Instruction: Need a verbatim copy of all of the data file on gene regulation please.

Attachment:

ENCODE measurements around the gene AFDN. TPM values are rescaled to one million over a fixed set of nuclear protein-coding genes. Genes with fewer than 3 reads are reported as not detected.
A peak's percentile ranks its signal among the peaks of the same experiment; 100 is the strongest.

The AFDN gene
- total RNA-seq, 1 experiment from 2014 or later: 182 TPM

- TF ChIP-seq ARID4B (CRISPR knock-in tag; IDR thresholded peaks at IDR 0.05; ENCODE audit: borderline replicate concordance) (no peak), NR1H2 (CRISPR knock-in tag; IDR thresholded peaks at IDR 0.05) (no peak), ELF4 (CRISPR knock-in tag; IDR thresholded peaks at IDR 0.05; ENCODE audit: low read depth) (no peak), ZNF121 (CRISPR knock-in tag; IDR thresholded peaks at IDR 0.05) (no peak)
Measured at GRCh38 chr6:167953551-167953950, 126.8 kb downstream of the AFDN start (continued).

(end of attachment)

ENCODE measurements around the gene AFDN. TPM values are rescaled to one million over a fixed set of nuclear protein-coding genes. Genes with fewer than 3 reads are reported as not detected.
A peak's percentile ranks its signal among the peaks of the same experiment; 100 is the strongest.

The AFDN gene
- total RNA-seq, 1 experiment from 2014 or later: 182 TPM

- TF ChIP-seq ARID4B (CRISPR knock-in tag; IDR thresholded peaks at IDR 0.05; ENCODE audit: borderline replicate concordance) (no peak), NR1H2 (CRISPR knock-in tag; IDR thresholded peaks at IDR 0.05) (no peak), ELF4 (CRISPR knock-in tag; IDR thresholded peaks at IDR 0.05; ENCODE audit: low read depth) (no peak), ZNF121 (CRISPR knock-in tag; IDR thresholded peaks at IDR 0.05) (no peak)
Measured at GRCh38 chr6:167953551-167953950, 126.8 kb downstream of the AFDN start (continued).